A mixed economic system is an economy that allows private property ownership and allows businesses and consumers to freely use capital. However, in a mixed economy, governments can intervene through regulation of the economy if it's deemed in the best interest of everyone.

Mixed economic systems are not state-owned economies, meaning the government doesn't own all of the means of production. In contrast, pure capitalism is a free, private economic system that allows voluntary and competing private individuals to plan, produce, and trade without coercive public interference.

Key Takeaways

  • Pure capitalism is a free, private economic system that allows voluntary and competing private individuals to plan, produce, and trade without government interference.
  • A mixed economic system is an economy that allows private property ownership, but there is some government involvement.
  • In a mixed economy, governments can intervene through regulation if it's deemed in the best interest of everyone.
  • Mixed economic systems are not state-owned economies, meaning the government doesn't own all of the means of production.

Understanding the Different Economic Systems

There are many political and moral connotations wrapped up in the centuries-old, ongoing debate between statist thinkers and free-market thinkers. On a simplistic level, the differences between the types of economic systems are straightforward. Some systems place a higher value on the rights of individual property owners, while others place a higher value on government oversight of production and distribution. In a nutshell, there are three overarching categories of economic systems: socialism, capitalism, and mixed economies.

Socialism

An economic system that's centrally planned with some degree of state or social control of production is called socialism. In extreme forms of this category, the government controls the output and prices of good and services. In the most extreme forms of the socialist system, decisions about how to distribute the goods and services are entirely made by the government.

In other words, under extreme socialism, people are solely reliant on the government for food, housing, income, and healthcare. North Korea—a state-run dictatorship—is a far-extreme example of a fully socialist system.

Capitalism

Capitalism is an economic system wherein private companies and individuals own property and capital goods. The fundamental basis of capitalism is that the market (or the forces influencing the market) determines prices and production in the economy.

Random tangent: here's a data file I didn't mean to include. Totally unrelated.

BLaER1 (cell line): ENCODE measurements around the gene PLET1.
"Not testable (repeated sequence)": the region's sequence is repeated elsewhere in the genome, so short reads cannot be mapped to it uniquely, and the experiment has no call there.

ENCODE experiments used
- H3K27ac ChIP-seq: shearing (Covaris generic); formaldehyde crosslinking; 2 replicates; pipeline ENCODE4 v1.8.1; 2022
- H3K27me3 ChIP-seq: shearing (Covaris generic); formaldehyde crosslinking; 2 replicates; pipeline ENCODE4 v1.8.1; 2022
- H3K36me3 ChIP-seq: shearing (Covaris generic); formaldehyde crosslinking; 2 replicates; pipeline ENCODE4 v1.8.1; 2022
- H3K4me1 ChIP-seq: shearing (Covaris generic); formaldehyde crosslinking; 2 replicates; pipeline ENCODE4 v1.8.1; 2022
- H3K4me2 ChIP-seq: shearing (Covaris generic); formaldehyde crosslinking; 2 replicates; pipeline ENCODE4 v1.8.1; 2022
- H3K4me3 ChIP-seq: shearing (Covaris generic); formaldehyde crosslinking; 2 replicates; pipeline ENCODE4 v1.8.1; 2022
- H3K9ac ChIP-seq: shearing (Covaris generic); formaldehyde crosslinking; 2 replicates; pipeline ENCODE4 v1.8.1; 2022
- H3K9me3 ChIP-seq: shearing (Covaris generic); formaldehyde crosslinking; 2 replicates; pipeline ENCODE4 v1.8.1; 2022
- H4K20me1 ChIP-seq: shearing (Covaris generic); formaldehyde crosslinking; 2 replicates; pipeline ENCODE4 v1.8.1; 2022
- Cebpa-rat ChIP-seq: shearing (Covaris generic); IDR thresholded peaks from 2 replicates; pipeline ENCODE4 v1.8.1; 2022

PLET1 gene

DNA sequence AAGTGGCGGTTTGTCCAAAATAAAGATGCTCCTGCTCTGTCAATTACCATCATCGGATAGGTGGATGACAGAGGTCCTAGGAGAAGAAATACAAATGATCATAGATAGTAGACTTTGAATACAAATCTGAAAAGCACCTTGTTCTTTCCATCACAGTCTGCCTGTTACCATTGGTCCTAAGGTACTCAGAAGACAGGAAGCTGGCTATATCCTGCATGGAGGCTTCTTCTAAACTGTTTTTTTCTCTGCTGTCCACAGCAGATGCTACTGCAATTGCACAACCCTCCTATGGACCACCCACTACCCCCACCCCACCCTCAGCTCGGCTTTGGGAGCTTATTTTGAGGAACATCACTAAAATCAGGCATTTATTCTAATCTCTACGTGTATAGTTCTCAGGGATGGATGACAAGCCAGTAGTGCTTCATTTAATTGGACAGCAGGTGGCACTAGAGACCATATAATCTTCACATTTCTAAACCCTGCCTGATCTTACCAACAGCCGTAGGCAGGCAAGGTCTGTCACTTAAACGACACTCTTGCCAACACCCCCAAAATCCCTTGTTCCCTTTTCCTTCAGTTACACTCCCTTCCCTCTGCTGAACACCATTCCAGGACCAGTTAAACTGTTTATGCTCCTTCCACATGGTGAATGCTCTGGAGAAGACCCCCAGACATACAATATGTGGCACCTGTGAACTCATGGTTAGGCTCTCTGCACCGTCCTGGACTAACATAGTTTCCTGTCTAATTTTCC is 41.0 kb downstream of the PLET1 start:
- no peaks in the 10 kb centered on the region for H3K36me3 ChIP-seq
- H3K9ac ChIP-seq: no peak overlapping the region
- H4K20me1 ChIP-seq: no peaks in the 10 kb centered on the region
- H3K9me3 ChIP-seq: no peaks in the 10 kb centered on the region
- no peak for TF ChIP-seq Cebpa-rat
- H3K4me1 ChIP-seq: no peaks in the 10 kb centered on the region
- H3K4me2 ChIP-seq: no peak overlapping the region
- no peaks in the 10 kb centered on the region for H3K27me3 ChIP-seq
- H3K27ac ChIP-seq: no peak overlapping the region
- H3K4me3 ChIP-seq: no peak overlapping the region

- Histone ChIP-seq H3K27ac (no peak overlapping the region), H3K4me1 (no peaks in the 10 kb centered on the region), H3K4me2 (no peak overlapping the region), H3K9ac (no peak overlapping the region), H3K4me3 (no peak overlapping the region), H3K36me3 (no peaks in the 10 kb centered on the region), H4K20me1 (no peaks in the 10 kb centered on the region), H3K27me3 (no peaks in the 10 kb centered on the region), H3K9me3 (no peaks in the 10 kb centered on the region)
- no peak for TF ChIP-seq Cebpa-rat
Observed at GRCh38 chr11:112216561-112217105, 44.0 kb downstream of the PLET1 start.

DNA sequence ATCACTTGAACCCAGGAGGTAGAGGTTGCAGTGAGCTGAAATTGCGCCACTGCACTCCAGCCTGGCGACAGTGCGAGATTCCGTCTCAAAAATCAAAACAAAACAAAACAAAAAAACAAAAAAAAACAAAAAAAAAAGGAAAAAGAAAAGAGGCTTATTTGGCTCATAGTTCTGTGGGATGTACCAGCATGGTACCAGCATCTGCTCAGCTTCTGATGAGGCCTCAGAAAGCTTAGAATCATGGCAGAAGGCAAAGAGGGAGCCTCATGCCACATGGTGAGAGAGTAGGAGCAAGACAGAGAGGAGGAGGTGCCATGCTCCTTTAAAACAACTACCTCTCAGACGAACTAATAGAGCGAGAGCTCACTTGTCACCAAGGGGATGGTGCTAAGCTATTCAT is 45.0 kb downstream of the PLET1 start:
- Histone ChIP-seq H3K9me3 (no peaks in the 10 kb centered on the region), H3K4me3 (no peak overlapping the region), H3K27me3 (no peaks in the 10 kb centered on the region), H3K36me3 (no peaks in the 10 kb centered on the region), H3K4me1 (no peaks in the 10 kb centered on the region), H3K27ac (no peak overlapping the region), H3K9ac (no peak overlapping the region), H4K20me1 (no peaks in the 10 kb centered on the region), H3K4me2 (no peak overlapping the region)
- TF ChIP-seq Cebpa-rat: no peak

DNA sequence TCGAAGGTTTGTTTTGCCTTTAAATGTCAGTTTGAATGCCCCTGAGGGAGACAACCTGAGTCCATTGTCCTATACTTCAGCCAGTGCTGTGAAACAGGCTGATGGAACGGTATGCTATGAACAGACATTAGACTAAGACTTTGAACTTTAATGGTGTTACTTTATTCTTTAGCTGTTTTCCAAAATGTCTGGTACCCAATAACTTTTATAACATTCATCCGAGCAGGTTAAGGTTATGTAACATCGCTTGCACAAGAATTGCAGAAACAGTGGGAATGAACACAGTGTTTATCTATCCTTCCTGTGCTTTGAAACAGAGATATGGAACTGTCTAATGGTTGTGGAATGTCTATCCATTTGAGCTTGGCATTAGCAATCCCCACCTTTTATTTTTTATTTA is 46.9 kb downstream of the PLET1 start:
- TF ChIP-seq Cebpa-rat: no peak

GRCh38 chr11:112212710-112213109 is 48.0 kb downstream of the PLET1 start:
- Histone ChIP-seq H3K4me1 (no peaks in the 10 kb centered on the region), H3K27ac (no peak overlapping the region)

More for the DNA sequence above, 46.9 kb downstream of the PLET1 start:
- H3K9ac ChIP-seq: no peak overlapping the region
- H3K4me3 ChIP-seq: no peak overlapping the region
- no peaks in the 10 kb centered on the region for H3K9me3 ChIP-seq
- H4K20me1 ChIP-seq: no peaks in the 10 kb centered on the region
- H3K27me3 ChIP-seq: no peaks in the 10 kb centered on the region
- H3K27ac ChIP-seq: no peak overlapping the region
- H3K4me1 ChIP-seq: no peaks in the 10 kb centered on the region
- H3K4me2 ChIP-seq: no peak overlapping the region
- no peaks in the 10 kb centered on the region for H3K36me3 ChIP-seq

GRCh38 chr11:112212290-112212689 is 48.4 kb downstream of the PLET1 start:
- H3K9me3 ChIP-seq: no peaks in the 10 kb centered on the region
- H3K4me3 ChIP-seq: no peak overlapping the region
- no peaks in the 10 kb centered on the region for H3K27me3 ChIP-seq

In other words, the amount produced as well as the prices of goods and services are determined primarily by the supply and demand for those goods and services. As a result, capitalism is often referred to as a market economy, which is in stark contrast to a centrally planned economy by a government or command economy.

Pure capitalism—an extreme form of capitalism—is also known as laissez-faire capitalism. In pure capitalism, private property rights and freedom of contract are the dominant frameworks of production and trade. The laissez-faire economy evolves out of a system of respected private property rights.

Pure capitalism means that the less government involvement in the economy, the better off are its citizens and businesses, as well as the entire economy. Laissez-faire roughly translates from French to mean "let do" or "leave alone." In other words, there are no government controls, regulations, checks, and balances. In this extreme form of capitalism, property owners—including the owners of machines, capital, and other input resources—may contract and trade with each other as they see fit, irrespective of the wants of government.

Mixed Economic System

A mixed economic system is an economy in which there exists private ownership by businesses and individuals (i.e., capitalism), but in which there is some degree of state involvement (i.e., socialism). In a mixed economy, the state allows varying degrees of freedom between producers and consumers.

A mixed economy places varying limits on property rights as well. Property owners are restricted with regard to how they exchange with one another. These restrictions come in many forms, such as minimum wage laws, tariffs, quotas, windfall taxes, license restrictions, prohibited products or contracts, direct public expropriation, anti-trust legislation, legal tender laws, subsidies, and eminent domain.

Nearly every country in the world has a mixed economy, including the United States. Even relatively free-market economies, such as Hong Kong or Australia, are still mixed. In Western democratic republics, property rights may be violated if the plurality of elected representatives deem that such violations are in the public's best interest.

In the United States, for example, private ownership of property and production exists whereby the economy generally operates as capitalism. However, the government does have involvement, such as tax breaks or subsidies for agriculture as we as regulation of companies and capital markets. The U.S. government also owns aspects of the economy, such as the U.S. Postal Service as well as partial ownership in areas of national defense.